THE SAUGUS ADVOCATE – THURSDAY, DECEMBER 31, 2020 Page 7 Celtic Number 25 By The Old Sachem, Bill Stewart K .C. Jones was a Celtic through and through. He was born on May 25, 1932, in Taylor, Texas, but he spent most of his life in the Boston area. In his career in the National Basketball Association (NBA), he won 11 championships, eight as a player, one as an assistant coach and two as a head coach. He died this week on the 25th, but will be remembered as part of the great Celtic teams of the sixties. Jones is tied for third for the most NBA championships in his career; he is one of only three NBA players with an eight-wins and no losses record in NBA Finals series. He and Bill Russell are the only African-American coaches to win multiple NBA Championships. Jones was inducted into the Naismith Memorial Basketball Hall of Fame in 1989. K.C. graduated from Commerce High School in San Francisco, California, where he played both basketball and football. He then joined Bill Russell at the University of San Francisco, the two leading the Dons to two NCAA Championships, 1955 and 1956. The two also achieved the Olympic Gold Medal at the 1956 Olympic Games in Melbourne, Australia. After college he considered playing professional football and he participated in a tryout, then failed to make the cut. But he was drafted by the Boston Celtics in the 1956 second round as the 13th overall player selected that year. Jones went on to play for nine seasons with the Celtics, 1958–1967. K.C. retired after the Celtics lost to the Philadelphia 76ers in the 1967 playoffs. Only eight NBA players (Jones, Bill Russell, Magic Johnson, Michael Jordan, Jerry Lukas, Clyde Lovellette, Quinn Buckner and Anthony Davis) have won the big three: an NCAA Championship, an NBA Championship and an Olympic Gold Medal. After retiring from the Celtics, Jones joined the staff of Brandeis University as the head coach, serving from 1967 to 1970. In the 1970 and 1971 seasons, he was an assistant coach at Harvard University. K.C. became an assistant coach with a former teammate, Bill Sharman, for the 1971–1972 season with the NBA Champion Los Angeles Lakers, and the team won a record 33 consecutive games during the season. On August 8, 1972, Jones became the first ever head coach of the ABA’s San Diego Conquistadors. After one season with the Conquistadors, Jones signed a three-year contract to coach the Capital Bullets in 1973, and the team became known as the Washington Bullets in 1974. K.C. ran the team for three seasons, building a record of 155 wins and 91 losses. The team was swept by the Golden State Warriors in the 1975 NBA Finals, and in the next season had a seventh-game loss to the Cleveland Cavaliers in the Eastern Conference Semifinals. His three seasons contract was not renewed after the high-level losses. In 1983 Jones became the head coach of the Boston Celtics, and with Larry Bird as a player, won championships in 1984 and 1986. He was the head coach in 1986 of the Eastern team in the NBA All-Star Game in Dallas’s Reunion Arena, which beat the Western team 139-132. He led the Celtics to five Atlantic Championships and his squads reached the NBA Finals in four of his five seasons. He retired, surprisingly, after the 1987-1988 season, spending some of the 1988 season in the front office of the Celtics, then resigned to join the Seattle SuperSonics as an assistant coach for the 19891990 season. In 1990 he became the Sonics head coach for two seasons. His next assignment was as an assistant coach for the Detroit Pistons. Jones returned to the Celtics in 1996 as an assistant coach for a single season. He finished his coaching career as head coach of the New England Blizzard of the new women’s American Basketball League for a season and onehalf. The Blizzards made the playoffs in his second year, but were defeated by the San Jose Lasers. During his nine playing years with the Celtics, his statistics were 676 games played, 25.9 average minutes per game, a field goal percentage of .387, a free throw percentage of .647, 23.5 rebounds per game, 4.3 assists per game and a percentage of 7.4 points per game. K.C.’s statistics for playoff games were 105 games played, 23.8 minutes per game, .367 field goals per game, .691 free throw percentage per game, 3.0 rebounds per game, 3.8 assists per game and 6.4 points per game. His greatest season was the 1961-1962 year when he had 9.2 points per game and 9.0 points per game in the playoffs that year. K.C.’s career statistics as an NBA head coach were 774 games, 522 wins, 252 losses and a winning percentage of .674. He won two NBA championships, lost three times in NBA Finals, lost in Eastern Conference Finals once, lost in Conference Semifinals twice and lost in the First Round once. Only in his final coaching career in 1991-1992 with the SuperSonics did his team fail to make the playoffs. Jones was the NBA All-Star head coach five times. He was inducted into the Naismith Memorial Basketball Hall of Fame in 1989 and the College Basketball Hall of Fame in 2006. K.C. Jones as a player and coach will go down in history as one of the greats for the sport of basketball.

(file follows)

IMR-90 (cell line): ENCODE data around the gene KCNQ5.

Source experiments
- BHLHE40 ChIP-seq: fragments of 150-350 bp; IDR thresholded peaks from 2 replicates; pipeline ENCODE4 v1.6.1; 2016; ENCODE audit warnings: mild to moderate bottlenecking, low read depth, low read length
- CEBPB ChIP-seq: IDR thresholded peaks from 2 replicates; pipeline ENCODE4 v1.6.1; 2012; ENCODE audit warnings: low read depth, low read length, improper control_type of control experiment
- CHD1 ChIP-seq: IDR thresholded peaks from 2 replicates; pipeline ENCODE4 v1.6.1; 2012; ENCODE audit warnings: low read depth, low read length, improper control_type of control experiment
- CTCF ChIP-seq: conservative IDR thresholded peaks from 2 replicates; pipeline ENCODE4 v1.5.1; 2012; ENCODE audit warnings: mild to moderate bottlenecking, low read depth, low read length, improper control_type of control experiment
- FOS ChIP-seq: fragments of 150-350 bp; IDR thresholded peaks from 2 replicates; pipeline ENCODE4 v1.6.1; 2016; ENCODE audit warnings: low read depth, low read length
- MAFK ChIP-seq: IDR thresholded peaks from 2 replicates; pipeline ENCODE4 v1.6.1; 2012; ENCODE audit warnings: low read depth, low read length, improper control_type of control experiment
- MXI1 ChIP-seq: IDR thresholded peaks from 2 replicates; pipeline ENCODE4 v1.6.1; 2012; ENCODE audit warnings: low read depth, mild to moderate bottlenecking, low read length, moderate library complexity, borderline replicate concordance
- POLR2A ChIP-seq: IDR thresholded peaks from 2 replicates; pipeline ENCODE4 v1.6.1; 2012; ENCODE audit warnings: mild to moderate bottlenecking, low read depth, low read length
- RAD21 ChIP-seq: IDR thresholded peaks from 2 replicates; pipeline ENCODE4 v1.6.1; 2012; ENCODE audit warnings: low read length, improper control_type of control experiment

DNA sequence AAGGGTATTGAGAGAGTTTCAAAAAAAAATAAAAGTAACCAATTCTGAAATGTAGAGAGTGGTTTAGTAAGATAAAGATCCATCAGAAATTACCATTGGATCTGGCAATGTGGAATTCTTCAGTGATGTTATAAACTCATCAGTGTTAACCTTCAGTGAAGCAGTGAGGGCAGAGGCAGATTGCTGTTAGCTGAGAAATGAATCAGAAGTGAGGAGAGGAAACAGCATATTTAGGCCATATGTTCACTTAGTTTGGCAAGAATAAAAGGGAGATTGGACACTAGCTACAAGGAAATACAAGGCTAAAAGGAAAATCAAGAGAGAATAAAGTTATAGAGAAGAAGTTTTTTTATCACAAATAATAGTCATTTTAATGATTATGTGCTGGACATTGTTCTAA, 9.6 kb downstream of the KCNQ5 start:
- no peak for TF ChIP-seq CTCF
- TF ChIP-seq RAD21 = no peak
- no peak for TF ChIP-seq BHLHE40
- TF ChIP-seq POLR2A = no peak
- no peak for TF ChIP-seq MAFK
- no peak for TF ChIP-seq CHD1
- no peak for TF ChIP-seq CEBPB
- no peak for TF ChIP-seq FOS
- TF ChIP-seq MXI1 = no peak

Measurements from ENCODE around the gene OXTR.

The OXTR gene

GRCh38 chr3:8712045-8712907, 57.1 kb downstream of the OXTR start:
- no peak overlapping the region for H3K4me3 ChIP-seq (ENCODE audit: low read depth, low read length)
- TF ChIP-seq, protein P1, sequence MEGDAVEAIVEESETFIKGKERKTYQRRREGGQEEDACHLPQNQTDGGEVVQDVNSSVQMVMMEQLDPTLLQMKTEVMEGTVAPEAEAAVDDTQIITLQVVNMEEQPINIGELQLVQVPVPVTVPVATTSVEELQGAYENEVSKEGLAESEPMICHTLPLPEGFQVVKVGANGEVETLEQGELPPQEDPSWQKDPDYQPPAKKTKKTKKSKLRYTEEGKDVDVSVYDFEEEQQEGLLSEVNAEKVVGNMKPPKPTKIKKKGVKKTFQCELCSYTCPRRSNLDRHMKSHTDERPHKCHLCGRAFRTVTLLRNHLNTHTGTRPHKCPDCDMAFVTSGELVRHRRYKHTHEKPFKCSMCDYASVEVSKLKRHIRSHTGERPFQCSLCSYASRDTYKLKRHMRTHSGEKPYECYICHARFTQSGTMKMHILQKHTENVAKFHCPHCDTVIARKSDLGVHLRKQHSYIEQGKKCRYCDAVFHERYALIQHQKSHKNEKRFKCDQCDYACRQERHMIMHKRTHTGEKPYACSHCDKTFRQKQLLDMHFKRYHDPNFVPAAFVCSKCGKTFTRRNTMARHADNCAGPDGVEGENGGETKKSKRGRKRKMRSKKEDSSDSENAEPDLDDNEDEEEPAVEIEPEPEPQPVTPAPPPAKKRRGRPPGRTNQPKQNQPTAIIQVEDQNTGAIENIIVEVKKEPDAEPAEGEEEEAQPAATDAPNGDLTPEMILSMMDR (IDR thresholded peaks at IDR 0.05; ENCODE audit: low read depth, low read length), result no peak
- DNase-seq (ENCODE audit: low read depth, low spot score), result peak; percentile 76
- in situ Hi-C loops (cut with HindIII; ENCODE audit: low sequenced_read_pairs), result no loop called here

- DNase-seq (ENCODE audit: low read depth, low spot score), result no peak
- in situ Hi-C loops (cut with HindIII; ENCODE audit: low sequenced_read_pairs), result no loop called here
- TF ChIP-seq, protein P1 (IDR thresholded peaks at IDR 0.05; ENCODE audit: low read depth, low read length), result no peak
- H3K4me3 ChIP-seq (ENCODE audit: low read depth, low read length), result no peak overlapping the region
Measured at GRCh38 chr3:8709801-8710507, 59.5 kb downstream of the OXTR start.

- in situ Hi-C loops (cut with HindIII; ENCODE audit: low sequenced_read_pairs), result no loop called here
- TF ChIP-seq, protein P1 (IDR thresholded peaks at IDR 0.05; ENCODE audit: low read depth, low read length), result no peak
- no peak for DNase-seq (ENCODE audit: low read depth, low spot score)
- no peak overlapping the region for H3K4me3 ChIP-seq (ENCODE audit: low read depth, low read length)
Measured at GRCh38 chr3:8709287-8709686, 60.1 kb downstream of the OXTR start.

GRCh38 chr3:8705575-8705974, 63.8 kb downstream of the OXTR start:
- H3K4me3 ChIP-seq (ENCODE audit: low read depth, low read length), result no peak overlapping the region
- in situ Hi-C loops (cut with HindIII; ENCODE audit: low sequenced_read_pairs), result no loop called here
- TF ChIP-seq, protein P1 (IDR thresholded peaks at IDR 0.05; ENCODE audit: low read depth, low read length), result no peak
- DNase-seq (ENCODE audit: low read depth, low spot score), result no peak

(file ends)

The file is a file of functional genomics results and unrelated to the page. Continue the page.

Page 8 THE SAUGUS ADVOCATE – THURSDAY, DECEMBER 31, 2020 Crabtree says town has $4.2M in Certifi ed Free Cash Special To Th e Advocate T he state Department of Revenue (DOR) recently certifi ed free cash of more than $4.2 million, Town Manager Scott C. Crabtree announced recently. “It has been a long-standing fi - nancial priority and goal of this administration to have adequate annual free cash reserves,” Crabtree said in a press release issued Gina S Soldano REALTOR® ABR®, AHWD, e-PRO®, GREEN, MRP®, PSA®, SFR®, SRES®, SRS® Broker/Associate Millennium Real Estate 291 Ferry Street, Everett, MA 02149 (857) 272-4270 Gina.Soldano@era.com gsoldanorealtor.com Law Offices of Terrence W. Kennedy 512 Broadway, Everett • Criminal Defense • Personal Injury • Medical Malpractice Tel: (617) 387-9809 Cell: (617) 308-8178 twkennedylaw@gmail.com by his offi ce. “Having a healthy annual surplus (free cash) is one of the foundations for maintaining the Town’s S&P AA+/Stable bond rating, the taxpayers continuing to save millions of dollars in borrowing on capital improvement projects such as the savings in bonds borrowing for the grades 6-12, new Massachusetts School Building Authority Middle-High School and District-Wide Master Plan Solution,” he said. “In addition, following these best fi nancial and management practices in having a healthy annual surplus allows fl exibility for the Town to continue to fund and build the Town’s Stabilization account (rainy day fund) and pay for snow and ice costs within the year they were incurred.” “These are all sound fi nancial management practices highlighted in the recent S&P Global bond rating report,” he said. The Town began recovering from long-term fiscal instability and the midst of a crisis when Crabtree fi rst became Town Manager in 2012. After implementing sound fi nancial practices and policies, Crabtree said he made it his administration’s goal of having free cash HYBRID | FROM PAGE 1 votes in the past to hold this off . To delay the opening was the right thing,” he said. Hatch prefers “traditional learning” as soon as possible School Committee Member John Hatch, who has been a staunch advocate of returning children back to the classroom as soon as possible, said he would support the Jan. 19 date, providing the School Committee in the near future considers plans for students returning to a full week of classes. “It’s time to have a conversation about getting these kids back to a regular learning environment,” Hatch said. “Bring these kids back to a more traditional learning setting. I think we can keep the kids safe,” he said. Prior to taking the vote on whether and when to return to the hybrid model, the committee had to approve a Memorandum of Agreement (MOA) that had been negotiated with union offi cials representing faculty and staff. “It affi rms for the faculty and staff that we take safety seriously,” School Committee Vice Chair Ryan Fisher said in an interview Tuesday night after the meeting. certifi ed between 3 and 5 percent of the Town’s annual budget. “It was this formal fi nancial management adopted policy that helped the Town reach its free cash and fi nancial goals. The certifi ed free cash has partially been used to help fund deposits in the Town’s stabilization (or rainy day) fund and contributed to the Town’s bond rating increases, which has boosted the overall fi nancial stability, fl exibility, and sustainability of the Town, according to the press release. Free cash consists of unanticipated revenues, account balances and other miscellaneous receipts that were obtained throughout the previous year. The certifi ed free cash of $4.2 million was obtained from higher than projected revenues in the form of permits, excise taxes, tax title revenue, Federal Emergency Management Agency (FEMA) reimbursement from previous years’ storms, and other nonrecurring, economy-driven sources. In addition, other strategically planned contributors to this year’s certifi ed free cash were the rollover of certifi ed free cash from the previous year and a slowdown of discretionary budgetary spending “It goes into detail on PPE, masks, social distancing, and gets into the nuts and bolts of what happens in a variety of scenarios involving COVID,” he said. “The incorporation of livestreaming was very important, because it keeps classes together regardless of where students are on a daily basis, and it provides stability in scenarios where a student is suddenly quarantined or if a classroom is fl ipped to remote due to COVID.” But not everybody on the committee agreed with the MOA. The committee voted 4-1 to ratify it, with Committee Member Arthur Grabowski being the lone opponent. “I think nothing in this document improves the quantity and quality of education for our students,” Grabowski said. He also took great umbrage with the idea that safety had to be negotiated when it is already the responsibility of the superintendent, school administration and the School Committee to make sure that students go to school in a safe environment. “To me, it’s kind of a slap in the face,” Grabowski told his colleagues. “Philosophically, I have a problem with it…. There are some areas in here that are beyond the scope of the union’s interest.” from the operating budget due to the anticipated negative impact of the pandemic on revenues and collections. “This certified free cash amount will help to maintain fi nancial stability and fl exibility within the Town and sustain efforts towards continuing to maintain and potentially upgrade the Town’s bond rating,” Crabtree said. Recently, the bond rating was reaffi rmed as the second-highest tier, an AA+/Stable rating, with national rating agency S&P Global Ratings. This ranking, which continues to be the highest in Saugus’s history, is saving the taxpayers and Town substantially on current and future borrowing costs. Crabtree thanked the employees, the Board of Selectmen, Finance Committee and Town Meeting for accepting and working within the now long-established financial management policies that made this possible. “Our Town has obtained and now maintains a healthy and sound financial outlook, thanks to the continued support of those serving our community and working towards a unifi ed vision,” Crabtree said. New COVID policies needed Meanwhile, Superintendent Dr. David DeRuosi, Jr., the administration and School Committee members have additional work to do in order for a smooth transition from remote learning to the hybrid learning model. School Committee members insisted that DeRuosi post a schedule and other information about the plan on the School Department website yesterday so that parents are adequately briefed in advance. DeRuosi said he planned to take care of that. Fisher asked about standards for coming back into hybrid learning (i.e., if a parent is aware their child has been exposed, etc., they are required to do ABC...) and that will require a policy. Gould asked about a policy for parents who wish to be hybrid but may wish to stay remote a bit longer, which will also require a policy. “The School Committee should meet to get a policy for safe COVID practices,” DeRuosi said. So that would require a meeting of the policy subcommittee, of which Grabowski and Hatch are members. Whittredge also said the HYBRID | SEE PAGE 14